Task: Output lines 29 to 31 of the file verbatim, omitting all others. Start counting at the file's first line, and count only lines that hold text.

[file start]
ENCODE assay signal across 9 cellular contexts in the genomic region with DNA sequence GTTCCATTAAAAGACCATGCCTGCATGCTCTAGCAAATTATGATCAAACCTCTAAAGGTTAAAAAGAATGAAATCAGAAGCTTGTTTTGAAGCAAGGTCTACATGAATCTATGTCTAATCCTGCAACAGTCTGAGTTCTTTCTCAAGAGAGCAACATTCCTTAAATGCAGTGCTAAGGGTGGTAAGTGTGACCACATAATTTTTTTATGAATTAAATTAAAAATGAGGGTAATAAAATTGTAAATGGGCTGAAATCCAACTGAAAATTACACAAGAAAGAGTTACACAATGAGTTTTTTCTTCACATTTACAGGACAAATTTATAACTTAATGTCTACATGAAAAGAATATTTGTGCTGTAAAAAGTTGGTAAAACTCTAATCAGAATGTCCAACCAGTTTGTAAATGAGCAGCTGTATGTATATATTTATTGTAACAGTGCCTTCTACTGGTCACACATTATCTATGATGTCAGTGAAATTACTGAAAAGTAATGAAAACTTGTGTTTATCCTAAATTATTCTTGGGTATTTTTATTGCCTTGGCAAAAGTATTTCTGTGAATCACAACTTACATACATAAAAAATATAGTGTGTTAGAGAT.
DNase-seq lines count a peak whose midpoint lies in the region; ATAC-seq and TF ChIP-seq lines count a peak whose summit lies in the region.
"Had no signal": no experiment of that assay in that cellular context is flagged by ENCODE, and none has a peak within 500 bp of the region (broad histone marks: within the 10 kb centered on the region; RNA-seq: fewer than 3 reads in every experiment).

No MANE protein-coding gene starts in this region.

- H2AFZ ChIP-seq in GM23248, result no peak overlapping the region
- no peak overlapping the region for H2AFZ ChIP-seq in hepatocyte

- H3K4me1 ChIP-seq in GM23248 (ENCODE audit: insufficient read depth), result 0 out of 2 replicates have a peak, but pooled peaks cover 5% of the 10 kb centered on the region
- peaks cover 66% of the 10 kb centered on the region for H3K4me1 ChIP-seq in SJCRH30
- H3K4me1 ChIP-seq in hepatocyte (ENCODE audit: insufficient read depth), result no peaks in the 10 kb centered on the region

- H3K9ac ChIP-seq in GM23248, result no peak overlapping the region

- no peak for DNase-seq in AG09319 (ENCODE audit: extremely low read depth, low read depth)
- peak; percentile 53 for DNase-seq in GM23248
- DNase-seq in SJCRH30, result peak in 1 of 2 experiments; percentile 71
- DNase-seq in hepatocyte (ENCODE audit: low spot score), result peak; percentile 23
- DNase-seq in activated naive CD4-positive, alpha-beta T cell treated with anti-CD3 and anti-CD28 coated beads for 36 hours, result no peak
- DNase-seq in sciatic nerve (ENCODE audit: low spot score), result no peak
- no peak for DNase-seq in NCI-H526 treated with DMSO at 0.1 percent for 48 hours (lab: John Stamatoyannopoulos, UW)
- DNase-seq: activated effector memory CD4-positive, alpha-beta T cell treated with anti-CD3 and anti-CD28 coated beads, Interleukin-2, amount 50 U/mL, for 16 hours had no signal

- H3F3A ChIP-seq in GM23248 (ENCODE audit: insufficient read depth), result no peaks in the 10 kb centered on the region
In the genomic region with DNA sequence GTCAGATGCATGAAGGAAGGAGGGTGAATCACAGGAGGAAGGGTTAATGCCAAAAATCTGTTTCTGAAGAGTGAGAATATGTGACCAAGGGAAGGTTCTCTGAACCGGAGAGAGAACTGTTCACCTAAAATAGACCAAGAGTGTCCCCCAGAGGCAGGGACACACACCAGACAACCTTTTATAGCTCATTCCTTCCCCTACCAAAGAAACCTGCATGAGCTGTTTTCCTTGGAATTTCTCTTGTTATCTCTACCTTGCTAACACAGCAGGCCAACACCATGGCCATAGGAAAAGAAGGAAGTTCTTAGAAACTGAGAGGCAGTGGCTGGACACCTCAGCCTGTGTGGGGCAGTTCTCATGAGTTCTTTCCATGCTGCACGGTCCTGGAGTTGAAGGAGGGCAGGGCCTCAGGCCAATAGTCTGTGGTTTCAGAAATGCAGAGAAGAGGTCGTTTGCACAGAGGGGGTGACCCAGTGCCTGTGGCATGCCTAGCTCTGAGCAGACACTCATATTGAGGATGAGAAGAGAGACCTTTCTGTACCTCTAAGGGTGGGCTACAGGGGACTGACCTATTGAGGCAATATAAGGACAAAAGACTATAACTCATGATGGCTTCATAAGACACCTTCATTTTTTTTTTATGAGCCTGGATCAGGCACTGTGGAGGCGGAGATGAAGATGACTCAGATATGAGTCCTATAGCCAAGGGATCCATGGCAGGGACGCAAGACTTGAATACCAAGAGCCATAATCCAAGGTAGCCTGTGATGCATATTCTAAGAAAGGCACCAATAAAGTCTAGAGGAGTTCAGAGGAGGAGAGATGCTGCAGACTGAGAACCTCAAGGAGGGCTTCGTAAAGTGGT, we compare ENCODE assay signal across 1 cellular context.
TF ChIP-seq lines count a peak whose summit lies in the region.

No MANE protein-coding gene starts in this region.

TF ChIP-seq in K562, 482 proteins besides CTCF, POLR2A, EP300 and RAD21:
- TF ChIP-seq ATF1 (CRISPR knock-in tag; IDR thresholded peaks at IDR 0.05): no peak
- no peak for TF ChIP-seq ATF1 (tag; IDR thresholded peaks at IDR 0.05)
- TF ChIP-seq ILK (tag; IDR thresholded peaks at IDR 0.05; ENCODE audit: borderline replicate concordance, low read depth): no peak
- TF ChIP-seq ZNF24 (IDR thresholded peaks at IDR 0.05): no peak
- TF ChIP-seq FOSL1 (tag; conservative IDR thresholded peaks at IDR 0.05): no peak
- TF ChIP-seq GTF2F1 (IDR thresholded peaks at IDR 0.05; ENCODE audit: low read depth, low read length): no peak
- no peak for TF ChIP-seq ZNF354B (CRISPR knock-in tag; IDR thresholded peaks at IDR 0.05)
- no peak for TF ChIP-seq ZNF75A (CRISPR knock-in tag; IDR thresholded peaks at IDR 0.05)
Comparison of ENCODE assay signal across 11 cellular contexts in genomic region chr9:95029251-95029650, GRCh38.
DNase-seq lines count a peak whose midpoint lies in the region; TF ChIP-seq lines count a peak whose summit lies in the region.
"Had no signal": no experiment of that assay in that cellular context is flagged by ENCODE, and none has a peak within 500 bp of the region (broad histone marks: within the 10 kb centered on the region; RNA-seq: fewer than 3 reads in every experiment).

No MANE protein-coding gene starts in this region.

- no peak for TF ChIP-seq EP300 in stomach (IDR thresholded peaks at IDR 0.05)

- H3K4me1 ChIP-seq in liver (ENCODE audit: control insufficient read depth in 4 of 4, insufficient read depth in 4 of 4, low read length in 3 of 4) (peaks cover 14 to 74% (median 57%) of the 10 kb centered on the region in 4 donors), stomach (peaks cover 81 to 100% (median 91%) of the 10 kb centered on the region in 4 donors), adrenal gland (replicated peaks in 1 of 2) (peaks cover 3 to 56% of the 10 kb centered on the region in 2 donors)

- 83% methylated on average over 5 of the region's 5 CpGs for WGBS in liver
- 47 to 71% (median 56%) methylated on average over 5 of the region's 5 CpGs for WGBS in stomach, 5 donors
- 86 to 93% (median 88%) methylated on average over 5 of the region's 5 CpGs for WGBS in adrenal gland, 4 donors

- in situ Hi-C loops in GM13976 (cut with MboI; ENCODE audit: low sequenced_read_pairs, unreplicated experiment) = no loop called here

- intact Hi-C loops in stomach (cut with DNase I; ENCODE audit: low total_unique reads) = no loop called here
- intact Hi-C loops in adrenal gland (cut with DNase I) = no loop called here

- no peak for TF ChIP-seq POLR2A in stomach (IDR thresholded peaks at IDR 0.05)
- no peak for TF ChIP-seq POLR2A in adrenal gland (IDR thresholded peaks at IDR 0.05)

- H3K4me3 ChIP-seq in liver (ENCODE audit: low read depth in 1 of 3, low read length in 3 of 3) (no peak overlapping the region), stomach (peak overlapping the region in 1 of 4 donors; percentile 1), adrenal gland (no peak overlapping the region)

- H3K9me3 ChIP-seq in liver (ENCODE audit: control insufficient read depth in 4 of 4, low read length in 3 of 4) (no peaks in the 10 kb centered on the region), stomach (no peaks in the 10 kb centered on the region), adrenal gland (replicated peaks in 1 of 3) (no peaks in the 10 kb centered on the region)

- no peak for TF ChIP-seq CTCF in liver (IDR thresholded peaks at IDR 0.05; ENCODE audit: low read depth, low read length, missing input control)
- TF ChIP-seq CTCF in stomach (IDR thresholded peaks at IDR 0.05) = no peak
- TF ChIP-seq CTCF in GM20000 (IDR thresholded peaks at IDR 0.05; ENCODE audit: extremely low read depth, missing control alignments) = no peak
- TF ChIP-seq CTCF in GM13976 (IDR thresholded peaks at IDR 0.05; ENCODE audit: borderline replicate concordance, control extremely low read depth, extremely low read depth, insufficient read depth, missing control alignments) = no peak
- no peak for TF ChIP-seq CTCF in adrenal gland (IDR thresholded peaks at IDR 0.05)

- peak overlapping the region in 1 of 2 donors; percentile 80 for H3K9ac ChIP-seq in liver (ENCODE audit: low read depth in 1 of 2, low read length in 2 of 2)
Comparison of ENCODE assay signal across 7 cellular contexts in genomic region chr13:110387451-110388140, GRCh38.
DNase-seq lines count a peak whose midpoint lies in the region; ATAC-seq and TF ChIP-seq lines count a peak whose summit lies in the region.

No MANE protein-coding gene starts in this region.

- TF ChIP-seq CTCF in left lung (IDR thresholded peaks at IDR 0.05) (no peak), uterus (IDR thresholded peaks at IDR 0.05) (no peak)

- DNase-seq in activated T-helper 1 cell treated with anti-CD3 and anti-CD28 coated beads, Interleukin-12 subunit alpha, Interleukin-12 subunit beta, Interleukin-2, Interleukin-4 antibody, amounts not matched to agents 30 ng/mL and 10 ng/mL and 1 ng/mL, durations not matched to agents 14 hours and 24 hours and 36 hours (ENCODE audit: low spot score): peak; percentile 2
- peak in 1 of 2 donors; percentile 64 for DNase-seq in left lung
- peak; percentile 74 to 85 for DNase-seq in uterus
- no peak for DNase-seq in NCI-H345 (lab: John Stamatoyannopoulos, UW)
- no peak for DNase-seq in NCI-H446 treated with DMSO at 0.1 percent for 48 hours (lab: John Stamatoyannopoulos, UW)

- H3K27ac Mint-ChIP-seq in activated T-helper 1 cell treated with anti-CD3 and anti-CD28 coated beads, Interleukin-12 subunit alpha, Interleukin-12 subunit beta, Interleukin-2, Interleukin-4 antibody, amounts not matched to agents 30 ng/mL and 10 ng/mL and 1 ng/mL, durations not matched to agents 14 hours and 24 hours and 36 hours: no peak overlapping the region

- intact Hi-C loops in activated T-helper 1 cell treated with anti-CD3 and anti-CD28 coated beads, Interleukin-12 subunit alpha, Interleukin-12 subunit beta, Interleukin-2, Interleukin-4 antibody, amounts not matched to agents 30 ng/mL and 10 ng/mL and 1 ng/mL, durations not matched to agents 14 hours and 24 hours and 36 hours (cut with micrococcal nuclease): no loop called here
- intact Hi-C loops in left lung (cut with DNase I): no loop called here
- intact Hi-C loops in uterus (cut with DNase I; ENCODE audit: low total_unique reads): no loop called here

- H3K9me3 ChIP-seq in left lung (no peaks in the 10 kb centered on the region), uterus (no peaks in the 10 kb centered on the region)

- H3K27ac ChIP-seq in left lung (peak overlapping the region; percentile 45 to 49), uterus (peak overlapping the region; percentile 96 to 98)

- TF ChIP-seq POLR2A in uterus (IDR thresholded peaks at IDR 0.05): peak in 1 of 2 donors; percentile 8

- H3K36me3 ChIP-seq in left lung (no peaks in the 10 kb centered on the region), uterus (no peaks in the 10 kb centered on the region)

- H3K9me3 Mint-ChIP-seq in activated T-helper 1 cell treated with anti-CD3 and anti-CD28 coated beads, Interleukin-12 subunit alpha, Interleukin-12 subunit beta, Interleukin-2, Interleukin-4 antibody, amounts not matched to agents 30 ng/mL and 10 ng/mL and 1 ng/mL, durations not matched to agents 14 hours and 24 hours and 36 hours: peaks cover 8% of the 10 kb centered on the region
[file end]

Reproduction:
- TF ChIP-seq GTF2F1 (IDR thresholded peaks at IDR 0.05; ENCODE audit: low read depth, low read length): no peak
- no peak for TF ChIP-seq ZNF354B (CRISPR knock-in tag; IDR thresholded peaks at IDR 0.05)
- no peak for TF ChIP-seq ZNF75A (CRISPR knock-in tag; IDR thresholded peaks at IDR 0.05)